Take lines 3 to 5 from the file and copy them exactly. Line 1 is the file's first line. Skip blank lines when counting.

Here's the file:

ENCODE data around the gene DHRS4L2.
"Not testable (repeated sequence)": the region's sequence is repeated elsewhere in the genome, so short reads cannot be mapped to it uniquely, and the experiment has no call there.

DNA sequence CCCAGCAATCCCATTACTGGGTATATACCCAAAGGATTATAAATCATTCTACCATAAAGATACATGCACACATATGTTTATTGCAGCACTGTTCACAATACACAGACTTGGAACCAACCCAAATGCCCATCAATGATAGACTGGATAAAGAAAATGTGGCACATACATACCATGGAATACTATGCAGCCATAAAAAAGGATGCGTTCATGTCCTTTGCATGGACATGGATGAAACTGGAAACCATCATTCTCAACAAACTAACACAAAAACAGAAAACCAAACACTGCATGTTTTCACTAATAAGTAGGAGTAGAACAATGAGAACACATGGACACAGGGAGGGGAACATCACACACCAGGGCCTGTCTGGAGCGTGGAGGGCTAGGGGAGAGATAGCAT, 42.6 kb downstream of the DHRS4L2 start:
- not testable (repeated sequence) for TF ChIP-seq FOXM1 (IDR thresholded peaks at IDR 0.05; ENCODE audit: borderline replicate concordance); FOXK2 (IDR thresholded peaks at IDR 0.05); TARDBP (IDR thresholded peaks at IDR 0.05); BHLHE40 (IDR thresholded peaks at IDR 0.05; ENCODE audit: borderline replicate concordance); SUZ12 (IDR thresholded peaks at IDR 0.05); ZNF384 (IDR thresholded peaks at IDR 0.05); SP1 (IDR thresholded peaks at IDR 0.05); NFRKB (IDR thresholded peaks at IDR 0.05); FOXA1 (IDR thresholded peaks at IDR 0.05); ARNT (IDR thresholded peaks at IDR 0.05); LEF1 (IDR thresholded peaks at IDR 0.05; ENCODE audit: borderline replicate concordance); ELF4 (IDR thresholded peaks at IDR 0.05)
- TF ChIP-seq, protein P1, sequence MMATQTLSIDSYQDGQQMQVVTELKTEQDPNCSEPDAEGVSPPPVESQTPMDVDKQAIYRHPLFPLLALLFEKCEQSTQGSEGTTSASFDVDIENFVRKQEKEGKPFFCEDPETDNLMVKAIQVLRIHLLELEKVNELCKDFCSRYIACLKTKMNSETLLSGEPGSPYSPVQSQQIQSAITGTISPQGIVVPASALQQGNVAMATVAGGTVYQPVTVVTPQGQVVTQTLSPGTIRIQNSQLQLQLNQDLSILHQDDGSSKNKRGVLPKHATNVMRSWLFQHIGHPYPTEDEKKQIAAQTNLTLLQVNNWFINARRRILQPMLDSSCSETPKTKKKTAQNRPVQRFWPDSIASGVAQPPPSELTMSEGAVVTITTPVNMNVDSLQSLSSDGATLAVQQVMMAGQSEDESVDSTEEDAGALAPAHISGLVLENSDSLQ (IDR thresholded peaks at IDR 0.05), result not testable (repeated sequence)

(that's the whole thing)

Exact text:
DNA sequence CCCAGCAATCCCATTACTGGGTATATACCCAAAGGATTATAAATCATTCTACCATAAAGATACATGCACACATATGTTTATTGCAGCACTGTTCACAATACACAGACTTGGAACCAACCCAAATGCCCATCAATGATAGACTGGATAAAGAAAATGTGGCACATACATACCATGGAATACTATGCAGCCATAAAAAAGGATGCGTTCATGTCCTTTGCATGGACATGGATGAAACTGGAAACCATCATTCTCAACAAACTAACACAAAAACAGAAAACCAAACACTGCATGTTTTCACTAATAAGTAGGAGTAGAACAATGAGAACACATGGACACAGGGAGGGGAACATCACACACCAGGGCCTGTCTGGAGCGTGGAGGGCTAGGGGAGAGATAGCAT, 42.6 kb downstream of the DHRS4L2 start:
- not testable (repeated sequence) for TF ChIP-seq FOXM1 (IDR thresholded peaks at IDR 0.05; ENCODE audit: borderline replicate concordance); FOXK2 (IDR thresholded peaks at IDR 0.05); TARDBP (IDR thresholded peaks at IDR 0.05); BHLHE40 (IDR thresholded peaks at IDR 0.05; ENCODE audit: borderline replicate concordance); SUZ12 (IDR thresholded peaks at IDR 0.05); ZNF384 (IDR thresholded peaks at IDR 0.05); SP1 (IDR thresholded peaks at IDR 0.05); NFRKB (IDR thresholded peaks at IDR 0.05); FOXA1 (IDR thresholded peaks at IDR 0.05); ARNT (IDR thresholded peaks at IDR 0.05); LEF1 (IDR thresholded peaks at IDR 0.05; ENCODE audit: borderline replicate concordance); ELF4 (IDR thresholded peaks at IDR 0.05)
- TF ChIP-seq, protein P1, sequence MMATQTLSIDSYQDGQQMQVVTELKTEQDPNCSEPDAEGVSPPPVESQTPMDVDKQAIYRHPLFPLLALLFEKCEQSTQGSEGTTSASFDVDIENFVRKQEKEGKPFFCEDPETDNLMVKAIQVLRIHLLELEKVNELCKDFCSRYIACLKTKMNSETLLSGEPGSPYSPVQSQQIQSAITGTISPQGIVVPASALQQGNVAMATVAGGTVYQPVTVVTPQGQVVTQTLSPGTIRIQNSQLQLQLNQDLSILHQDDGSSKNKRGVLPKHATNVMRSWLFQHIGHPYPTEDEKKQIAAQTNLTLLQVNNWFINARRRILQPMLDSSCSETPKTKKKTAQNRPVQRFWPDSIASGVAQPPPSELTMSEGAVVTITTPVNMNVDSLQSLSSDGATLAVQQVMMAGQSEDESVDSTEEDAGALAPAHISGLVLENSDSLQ (IDR thresholded peaks at IDR 0.05), result not testable (repeated sequence)